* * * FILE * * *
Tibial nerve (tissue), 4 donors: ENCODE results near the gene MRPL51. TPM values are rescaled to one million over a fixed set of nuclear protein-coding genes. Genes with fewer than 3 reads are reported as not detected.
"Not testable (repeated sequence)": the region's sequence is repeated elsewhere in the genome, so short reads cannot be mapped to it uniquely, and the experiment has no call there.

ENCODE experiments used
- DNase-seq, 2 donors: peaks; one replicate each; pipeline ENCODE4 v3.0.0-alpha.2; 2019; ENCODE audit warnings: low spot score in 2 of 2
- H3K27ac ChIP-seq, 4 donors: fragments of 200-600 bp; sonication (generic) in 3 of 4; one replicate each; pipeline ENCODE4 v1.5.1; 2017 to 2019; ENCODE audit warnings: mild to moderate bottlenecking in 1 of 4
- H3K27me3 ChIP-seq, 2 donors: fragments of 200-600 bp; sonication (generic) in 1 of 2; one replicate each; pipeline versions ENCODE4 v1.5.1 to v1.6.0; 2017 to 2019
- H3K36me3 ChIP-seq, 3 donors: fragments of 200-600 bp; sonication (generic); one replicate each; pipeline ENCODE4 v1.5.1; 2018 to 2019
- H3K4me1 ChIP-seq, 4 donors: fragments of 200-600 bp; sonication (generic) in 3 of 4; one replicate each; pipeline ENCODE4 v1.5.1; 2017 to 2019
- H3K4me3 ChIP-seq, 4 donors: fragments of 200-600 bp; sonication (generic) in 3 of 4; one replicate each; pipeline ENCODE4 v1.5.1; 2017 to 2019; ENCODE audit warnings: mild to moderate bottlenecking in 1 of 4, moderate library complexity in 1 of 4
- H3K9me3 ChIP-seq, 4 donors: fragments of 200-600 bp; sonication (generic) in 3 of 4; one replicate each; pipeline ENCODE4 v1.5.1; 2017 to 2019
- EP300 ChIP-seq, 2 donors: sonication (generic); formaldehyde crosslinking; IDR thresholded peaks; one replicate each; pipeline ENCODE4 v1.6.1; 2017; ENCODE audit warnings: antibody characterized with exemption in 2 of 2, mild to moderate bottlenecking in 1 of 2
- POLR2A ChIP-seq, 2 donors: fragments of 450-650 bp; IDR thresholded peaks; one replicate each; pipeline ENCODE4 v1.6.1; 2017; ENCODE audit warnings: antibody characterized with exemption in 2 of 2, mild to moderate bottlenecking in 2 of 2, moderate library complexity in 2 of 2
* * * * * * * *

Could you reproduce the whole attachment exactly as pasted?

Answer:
Tibial nerve (tissue), 4 donors: ENCODE results near the gene MRPL51. TPM values are rescaled to one million over a fixed set of nuclear protein-coding genes. Genes with fewer than 3 reads are reported as not detected.
"Not testable (repeated sequence)": the region's sequence is repeated elsewhere in the genome, so short reads cannot be mapped to it uniquely, and the experiment has no call there.

ENCODE experiments used
- DNase-seq, 2 donors: peaks; one replicate each; pipeline ENCODE4 v3.0.0-alpha.2; 2019; ENCODE audit warnings: low spot score in 2 of 2
- H3K27ac ChIP-seq, 4 donors: fragments of 200-600 bp; sonication (generic) in 3 of 4; one replicate each; pipeline ENCODE4 v1.5.1; 2017 to 2019; ENCODE audit warnings: mild to moderate bottlenecking in 1 of 4
- H3K27me3 ChIP-seq, 2 donors: fragments of 200-600 bp; sonication (generic) in 1 of 2; one replicate each; pipeline versions ENCODE4 v1.5.1 to v1.6.0; 2017 to 2019
- H3K36me3 ChIP-seq, 3 donors: fragments of 200-600 bp; sonication (generic); one replicate each; pipeline ENCODE4 v1.5.1; 2018 to 2019
- H3K4me1 ChIP-seq, 4 donors: fragments of 200-600 bp; sonication (generic) in 3 of 4; one replicate each; pipeline ENCODE4 v1.5.1; 2017 to 2019
- H3K4me3 ChIP-seq, 4 donors: fragments of 200-600 bp; sonication (generic) in 3 of 4; one replicate each; pipeline ENCODE4 v1.5.1; 2017 to 2019; ENCODE audit warnings: mild to moderate bottlenecking in 1 of 4, moderate library complexity in 1 of 4
- H3K9me3 ChIP-seq, 4 donors: fragments of 200-600 bp; sonication (generic) in 3 of 4; one replicate each; pipeline ENCODE4 v1.5.1; 2017 to 2019
- EP300 ChIP-seq, 2 donors: sonication (generic); formaldehyde crosslinking; IDR thresholded peaks; one replicate each; pipeline ENCODE4 v1.6.1; 2017; ENCODE audit warnings: antibody characterized with exemption in 2 of 2, mild to moderate bottlenecking in 1 of 2
- POLR2A ChIP-seq, 2 donors: fragments of 450-650 bp; IDR thresholded peaks; one replicate each; pipeline ENCODE4 v1.6.1; 2017; ENCODE audit warnings: antibody characterized with exemption in 2 of 2, mild to moderate bottlenecking in 2 of 2, moderate library complexity in 2 of 2